Johnny Reb & Billy Yank

 

 

 

 

 

 

 

 

 

 

 

 

 

 

 

 

 

 

 

 

 

 

 

 

 

 

 

 

 

 

 

 

 

Civil War, Decoration Day, First World War, History, Memorial Day, Waterloo, WWI

Memorial Day Postcards VII ~ ~ 1900 – 1945 ~ ~ ~ ~ ~~ ~ ~ ~ ~ ” There in the fragrant pines and the cedars dusk and dim”

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12 thoughts on “Memorial Day Postcards VII ~ ~ 1900 – 1945 ~ ~ ~ ~ ~~ ~ ~ ~ ~ ” There in the fragrant pines and the cedars dusk and dim”

  1. Jan Theobald says:

    I miss the poppies. I remember getting those paper poppies every year. They don’t even celebrate Memorial Day here – it has become a day to put flowers on graves. Our first grade classes performed our Patriotic Program this week – from George Washington to Abraham Lincoln and the symbols like the Statue of Liberty, the Declaration of Independence, the Grand Old Flag, etc. Kids were in full costumes and it was very touching. I wrote this program years ago and it has a video of pictures that to with each part of the program. A second grade teacher told us some of her kids had tears in their eyes. I hope they all remember these things.

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    • Well, decorating the graves is important, maybe more than the parades. I’ve heard many times about Minnie Mehlenbacher in Avon, who was famous as the Poppy Lady for about a hundred years I guess. Do you have pictures of the patriotic program?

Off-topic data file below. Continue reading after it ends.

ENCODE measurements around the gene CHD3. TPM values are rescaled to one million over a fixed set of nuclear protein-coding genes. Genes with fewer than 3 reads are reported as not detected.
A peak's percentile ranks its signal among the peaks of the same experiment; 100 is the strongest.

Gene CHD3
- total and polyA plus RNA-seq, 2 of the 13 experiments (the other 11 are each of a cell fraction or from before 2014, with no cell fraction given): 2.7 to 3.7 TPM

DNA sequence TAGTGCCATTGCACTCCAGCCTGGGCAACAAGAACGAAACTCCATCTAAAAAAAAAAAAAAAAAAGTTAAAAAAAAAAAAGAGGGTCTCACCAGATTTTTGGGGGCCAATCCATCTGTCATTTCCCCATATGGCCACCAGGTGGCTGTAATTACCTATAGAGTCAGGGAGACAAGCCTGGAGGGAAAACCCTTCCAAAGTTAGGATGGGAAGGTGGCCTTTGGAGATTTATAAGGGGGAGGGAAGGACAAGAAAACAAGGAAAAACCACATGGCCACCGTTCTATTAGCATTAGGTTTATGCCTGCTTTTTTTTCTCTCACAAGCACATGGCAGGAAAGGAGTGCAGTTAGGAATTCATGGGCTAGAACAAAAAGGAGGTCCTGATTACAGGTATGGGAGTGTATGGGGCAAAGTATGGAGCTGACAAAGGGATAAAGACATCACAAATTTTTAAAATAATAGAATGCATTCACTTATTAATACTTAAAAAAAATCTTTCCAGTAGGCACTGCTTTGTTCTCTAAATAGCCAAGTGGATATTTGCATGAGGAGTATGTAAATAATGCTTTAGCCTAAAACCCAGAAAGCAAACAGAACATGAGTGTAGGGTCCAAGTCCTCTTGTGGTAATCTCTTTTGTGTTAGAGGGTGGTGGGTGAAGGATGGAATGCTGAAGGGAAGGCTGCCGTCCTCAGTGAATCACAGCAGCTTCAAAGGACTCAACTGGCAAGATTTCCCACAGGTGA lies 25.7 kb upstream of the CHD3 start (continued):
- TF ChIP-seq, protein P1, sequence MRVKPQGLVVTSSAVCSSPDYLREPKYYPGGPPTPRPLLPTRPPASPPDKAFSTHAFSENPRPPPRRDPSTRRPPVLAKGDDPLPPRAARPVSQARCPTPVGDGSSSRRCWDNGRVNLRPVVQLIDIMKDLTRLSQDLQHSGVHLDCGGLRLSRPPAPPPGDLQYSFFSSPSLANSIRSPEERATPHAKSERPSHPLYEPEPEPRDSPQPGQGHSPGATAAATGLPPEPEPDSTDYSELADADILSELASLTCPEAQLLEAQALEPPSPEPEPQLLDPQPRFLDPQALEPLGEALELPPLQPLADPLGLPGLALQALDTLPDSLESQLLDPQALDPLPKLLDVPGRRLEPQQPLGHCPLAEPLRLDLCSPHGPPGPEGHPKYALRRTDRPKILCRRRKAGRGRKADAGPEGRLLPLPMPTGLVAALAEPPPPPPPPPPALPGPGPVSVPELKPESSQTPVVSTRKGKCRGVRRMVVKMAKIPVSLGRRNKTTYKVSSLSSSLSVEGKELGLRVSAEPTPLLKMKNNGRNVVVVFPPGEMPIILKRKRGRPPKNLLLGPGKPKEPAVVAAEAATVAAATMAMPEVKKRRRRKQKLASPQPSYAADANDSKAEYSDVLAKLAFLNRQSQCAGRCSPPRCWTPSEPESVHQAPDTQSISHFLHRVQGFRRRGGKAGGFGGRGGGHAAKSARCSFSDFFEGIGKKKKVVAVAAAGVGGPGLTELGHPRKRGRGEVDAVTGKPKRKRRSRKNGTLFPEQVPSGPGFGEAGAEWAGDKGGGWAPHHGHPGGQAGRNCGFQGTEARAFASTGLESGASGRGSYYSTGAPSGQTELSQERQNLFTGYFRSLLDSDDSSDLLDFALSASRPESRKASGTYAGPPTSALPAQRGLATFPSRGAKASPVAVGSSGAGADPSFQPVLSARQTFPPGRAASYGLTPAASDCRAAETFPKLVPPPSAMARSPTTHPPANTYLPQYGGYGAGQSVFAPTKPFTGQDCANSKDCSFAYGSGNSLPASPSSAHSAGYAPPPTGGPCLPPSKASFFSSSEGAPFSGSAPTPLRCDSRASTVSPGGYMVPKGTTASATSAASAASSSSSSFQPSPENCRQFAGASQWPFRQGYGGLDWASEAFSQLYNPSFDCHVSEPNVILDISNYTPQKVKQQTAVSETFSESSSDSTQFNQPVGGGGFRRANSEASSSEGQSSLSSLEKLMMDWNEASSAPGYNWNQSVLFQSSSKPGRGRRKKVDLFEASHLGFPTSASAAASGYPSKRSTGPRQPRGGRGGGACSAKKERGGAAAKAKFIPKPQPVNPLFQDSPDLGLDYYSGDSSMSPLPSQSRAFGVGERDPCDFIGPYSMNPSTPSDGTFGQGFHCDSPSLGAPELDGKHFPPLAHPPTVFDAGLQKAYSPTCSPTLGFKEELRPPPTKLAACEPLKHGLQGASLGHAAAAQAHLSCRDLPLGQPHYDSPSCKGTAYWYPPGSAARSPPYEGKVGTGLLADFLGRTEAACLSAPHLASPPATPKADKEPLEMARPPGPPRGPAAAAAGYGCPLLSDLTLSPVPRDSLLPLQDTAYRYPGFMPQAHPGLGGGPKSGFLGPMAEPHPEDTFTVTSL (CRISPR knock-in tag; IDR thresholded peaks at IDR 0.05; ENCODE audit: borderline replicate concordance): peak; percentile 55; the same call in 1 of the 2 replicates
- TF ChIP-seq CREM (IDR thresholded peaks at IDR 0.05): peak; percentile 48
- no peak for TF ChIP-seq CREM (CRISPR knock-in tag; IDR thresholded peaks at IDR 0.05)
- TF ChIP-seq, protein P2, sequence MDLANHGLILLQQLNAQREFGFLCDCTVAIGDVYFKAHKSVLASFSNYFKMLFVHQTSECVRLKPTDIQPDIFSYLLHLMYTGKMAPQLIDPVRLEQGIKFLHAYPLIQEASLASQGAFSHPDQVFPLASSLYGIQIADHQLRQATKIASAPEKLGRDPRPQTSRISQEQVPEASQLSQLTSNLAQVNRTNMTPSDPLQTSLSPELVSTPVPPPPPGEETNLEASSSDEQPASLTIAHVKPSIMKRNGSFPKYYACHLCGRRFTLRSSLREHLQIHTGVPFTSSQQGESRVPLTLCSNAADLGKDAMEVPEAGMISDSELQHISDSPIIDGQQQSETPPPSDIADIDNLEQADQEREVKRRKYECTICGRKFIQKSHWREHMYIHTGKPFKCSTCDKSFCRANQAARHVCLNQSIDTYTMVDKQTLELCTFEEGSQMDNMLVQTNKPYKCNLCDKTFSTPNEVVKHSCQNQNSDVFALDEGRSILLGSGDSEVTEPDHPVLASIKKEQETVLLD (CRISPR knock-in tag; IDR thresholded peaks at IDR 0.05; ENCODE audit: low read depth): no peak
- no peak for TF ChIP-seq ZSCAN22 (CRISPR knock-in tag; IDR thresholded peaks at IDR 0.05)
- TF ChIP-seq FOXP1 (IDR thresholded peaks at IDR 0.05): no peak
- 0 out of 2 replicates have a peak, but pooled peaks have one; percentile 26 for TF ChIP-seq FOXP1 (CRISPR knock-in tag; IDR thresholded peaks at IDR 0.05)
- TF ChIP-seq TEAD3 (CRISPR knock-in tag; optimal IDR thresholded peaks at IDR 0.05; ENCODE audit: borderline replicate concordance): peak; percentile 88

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  2. Yes, of course I love the poppies. They’re really wonderful. I have a very, very small collection of antique china with poppies:some hand-painted, some decaled. I may just take those to the grave with me. Maybe I could throw my ashes in a chocolate pot. Well, I guess I’d have to designate someone to do that, wouldn’t I?

    One of the cards surprised me with the slogan, “Fraternity, Loyalty, and Charity.” I don’t remember coming across that before. Is there a history there? a particular organization? I did find this newspaper clipping detailing disputes among three Grand Army of the Republic chapters over Memorial Day observances, and it referenced the slogan, so perhaps that was the motto of the GAR?

    Now that I think of it, I have some photos of GAR stars on Texas graves. They resemble the star on the postcard — so maybe that’s it. I’ll have to look at the photos and see if the motto’s there.

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    • Yep, that’s their motto. The GAR was also one of the first organizations to get behind the Pledge of Allegiance, about thirty years after the war, to have it recited in school, and to have a flag placed in every schoolroom. I like the fact that they believed all the new immigrant children would become good citizens, if given the chance

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      • Thank you, I didn’t have a photo of that. I’ve seen markers like that, there’s one on one of my g-g-g-grandfather’s grave in Penna., and other relatives. I know the Sons/Daughters of Union Veterans, successor organizations which maintain some of the G.A.R. history/monuments, is trying to record the location of every Civil War vet’s grave, but I don’t know if they replace those markers. When you hike around here, there’s a lot of old graveyards that are now completely in the woods, no road access, and some of the people buried there were in the Revolution, Civil War, etc.
        In Chestertown, MD., where I went to college, the G.A.R. hall is now a museum, and that post was built by African-American vets. There were also integrated posts in northern towns.

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